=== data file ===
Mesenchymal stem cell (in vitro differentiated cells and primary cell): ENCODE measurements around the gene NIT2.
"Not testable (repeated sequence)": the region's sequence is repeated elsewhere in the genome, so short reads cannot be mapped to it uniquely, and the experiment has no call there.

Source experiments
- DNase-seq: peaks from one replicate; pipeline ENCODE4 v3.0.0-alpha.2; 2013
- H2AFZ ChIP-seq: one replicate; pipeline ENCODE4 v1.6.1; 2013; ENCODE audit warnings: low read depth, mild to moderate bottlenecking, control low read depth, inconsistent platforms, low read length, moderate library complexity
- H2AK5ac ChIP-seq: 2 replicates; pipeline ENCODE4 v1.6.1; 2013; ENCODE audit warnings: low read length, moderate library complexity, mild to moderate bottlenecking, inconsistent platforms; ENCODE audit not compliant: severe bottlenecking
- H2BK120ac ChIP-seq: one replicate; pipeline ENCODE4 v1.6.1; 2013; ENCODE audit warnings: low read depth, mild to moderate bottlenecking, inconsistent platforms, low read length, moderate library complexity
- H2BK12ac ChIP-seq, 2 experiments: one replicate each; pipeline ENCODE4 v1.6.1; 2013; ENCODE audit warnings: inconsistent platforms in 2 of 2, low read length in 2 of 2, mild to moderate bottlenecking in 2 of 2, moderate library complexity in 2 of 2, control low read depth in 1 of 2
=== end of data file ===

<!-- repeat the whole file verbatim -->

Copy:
Mesenchymal stem cell (in vitro differentiated cells and primary cell): ENCODE measurements around the gene NIT2.
"Not testable (repeated sequence)": the region's sequence is repeated elsewhere in the genome, so short reads cannot be mapped to it uniquely, and the experiment has no call there.

Source experiments
- DNase-seq: peaks from one replicate; pipeline ENCODE4 v3.0.0-alpha.2; 2013
- H2AFZ ChIP-seq: one replicate; pipeline ENCODE4 v1.6.1; 2013; ENCODE audit warnings: low read depth, mild to moderate bottlenecking, control low read depth, inconsistent platforms, low read length, moderate library complexity
- H2AK5ac ChIP-seq: 2 replicates; pipeline ENCODE4 v1.6.1; 2013; ENCODE audit warnings: low read length, moderate library complexity, mild to moderate bottlenecking, inconsistent platforms; ENCODE audit not compliant: severe bottlenecking
- H2BK120ac ChIP-seq: one replicate; pipeline ENCODE4 v1.6.1; 2013; ENCODE audit warnings: low read depth, mild to moderate bottlenecking, inconsistent platforms, low read length, moderate library complexity
- H2BK12ac ChIP-seq, 2 experiments: one replicate each; pipeline ENCODE4 v1.6.1; 2013; ENCODE audit warnings: inconsistent platforms in 2 of 2, low read length in 2 of 2, mild to moderate bottlenecking in 2 of 2, moderate library complexity in 2 of 2, control low read depth in 1 of 2